Weezer’s Newest Album Serves as a Reminder of Their Early Sound

Photo Courtesy of Jules Minus, Flickr Creative Commons

Twenty years have elapsed since the release of the classic “Pinkerton,” the album that contributed to Weezer’s early success, making it all the more apt that on their latest album, “Weezer (The White Album),” the alternative rockers harken back to their formative years.

The difference here is that maturity has brought punchier harmonies and more sophisticated lyrics to Weezer’s music that don’t quite have that intangible, amateurish charm of their earliest work, but still function nonetheless. It’s an accomplished album packed with nostalgia, from an era when alternative rock was resonating in a big way.

A seamless fusion of hooking Beach Boys melodies and lead singer Rivers Cuomo’s pining for California reintroduce two influential periods of music to a new generation of listeners. At this point in Weezer’s career, it seems appropriate for the group to use their most recent album as an opportunity to not only look back and remind people why their sudden propulsion to success was emblematic of the time, but also to give a nod to fans who have supported them since the beginning.

The singles off the album that have been slowly let out since October include “Thank God for Girls,” “Do You Wanna Get High?,”  “King of the World,” “L.A. Girlz” and, most recently, “California Kids.” While these songs are the most accessible, listeners willing to delve deeper will dust off a sound that has been concealed from Weezer’s oeuvre for 15 years.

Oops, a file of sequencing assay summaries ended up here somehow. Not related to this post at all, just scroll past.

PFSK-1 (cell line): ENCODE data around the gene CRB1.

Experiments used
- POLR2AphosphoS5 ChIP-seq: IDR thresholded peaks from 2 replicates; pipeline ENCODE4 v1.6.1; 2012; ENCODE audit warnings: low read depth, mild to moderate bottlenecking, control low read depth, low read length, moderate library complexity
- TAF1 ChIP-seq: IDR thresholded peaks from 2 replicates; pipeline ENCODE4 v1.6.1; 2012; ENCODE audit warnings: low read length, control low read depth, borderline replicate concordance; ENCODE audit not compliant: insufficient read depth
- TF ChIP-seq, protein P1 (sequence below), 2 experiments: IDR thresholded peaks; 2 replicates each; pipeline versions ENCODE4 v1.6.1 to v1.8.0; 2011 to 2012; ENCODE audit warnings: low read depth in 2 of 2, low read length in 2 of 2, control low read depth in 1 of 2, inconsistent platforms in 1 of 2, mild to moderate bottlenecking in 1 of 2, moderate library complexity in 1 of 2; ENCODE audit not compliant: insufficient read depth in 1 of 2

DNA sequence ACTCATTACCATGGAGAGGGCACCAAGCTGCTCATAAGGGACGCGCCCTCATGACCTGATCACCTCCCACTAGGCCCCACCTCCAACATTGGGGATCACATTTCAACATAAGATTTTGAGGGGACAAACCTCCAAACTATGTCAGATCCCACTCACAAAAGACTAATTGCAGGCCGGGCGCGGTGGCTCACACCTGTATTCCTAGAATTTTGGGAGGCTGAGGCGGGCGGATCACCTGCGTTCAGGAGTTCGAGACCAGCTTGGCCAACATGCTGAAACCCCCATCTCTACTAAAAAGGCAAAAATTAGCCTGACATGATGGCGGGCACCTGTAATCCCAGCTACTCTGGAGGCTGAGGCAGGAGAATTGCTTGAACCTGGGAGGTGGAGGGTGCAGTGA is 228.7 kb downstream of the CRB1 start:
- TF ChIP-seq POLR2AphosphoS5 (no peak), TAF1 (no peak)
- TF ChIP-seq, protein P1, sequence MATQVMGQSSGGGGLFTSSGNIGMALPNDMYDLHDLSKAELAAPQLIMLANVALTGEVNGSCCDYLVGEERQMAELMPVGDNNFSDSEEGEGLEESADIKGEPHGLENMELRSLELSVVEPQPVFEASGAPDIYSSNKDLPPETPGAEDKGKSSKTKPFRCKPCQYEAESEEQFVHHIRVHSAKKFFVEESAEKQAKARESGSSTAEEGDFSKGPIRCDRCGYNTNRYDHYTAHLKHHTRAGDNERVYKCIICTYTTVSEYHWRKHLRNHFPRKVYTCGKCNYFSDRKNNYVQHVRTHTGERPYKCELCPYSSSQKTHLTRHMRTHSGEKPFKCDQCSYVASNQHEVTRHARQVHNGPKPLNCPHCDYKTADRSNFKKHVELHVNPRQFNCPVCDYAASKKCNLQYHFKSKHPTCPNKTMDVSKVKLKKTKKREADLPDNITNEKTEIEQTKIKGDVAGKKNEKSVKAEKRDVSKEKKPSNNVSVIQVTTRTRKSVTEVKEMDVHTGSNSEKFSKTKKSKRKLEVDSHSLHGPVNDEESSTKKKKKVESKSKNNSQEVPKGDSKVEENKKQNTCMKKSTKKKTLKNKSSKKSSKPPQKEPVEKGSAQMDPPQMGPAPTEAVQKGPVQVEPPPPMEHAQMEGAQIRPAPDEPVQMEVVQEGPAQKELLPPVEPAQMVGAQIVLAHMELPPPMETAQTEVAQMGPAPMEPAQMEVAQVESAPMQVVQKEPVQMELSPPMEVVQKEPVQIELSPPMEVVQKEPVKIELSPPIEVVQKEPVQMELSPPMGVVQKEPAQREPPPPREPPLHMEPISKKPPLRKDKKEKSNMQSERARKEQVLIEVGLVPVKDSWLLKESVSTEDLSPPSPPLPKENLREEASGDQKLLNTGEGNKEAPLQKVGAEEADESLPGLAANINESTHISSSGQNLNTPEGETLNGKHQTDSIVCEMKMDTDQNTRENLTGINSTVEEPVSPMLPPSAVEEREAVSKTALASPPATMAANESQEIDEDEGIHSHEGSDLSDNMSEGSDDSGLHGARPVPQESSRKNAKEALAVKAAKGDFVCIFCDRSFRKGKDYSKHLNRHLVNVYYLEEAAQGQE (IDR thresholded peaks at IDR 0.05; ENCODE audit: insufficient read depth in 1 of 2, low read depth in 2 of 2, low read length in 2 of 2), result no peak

The question, however, becomes whether or not that sound should have been removed from the time capsule to begin with. Weezer has undoubtedly grown since “Pinkerton,” an album that Cuomo wholeheartedly disowned, but the wounds of that time seem to have healed, and what was once a band that rejected sentimentality has now embraced it, recorded it and used it as a foundation for this album.

Whenever something like a recreation of cherished memories is unearthed, there is an immediate danger, but the risk pays off here and Weezer excels at transporting listeners to a very specific time and place.

 A yearning for summers of days past is hard to resist, but that doesn’t come without a nagging feeling that the world today can no longer sustain music like this in a serious, thoughtful way.

The brainy nerds of the alternative scene still retain the musical quality of their past selves while invoking a sort of paternal remembrance for a time when affixed training wheels didn’t stop them from speeding down the street with reckless abandonment.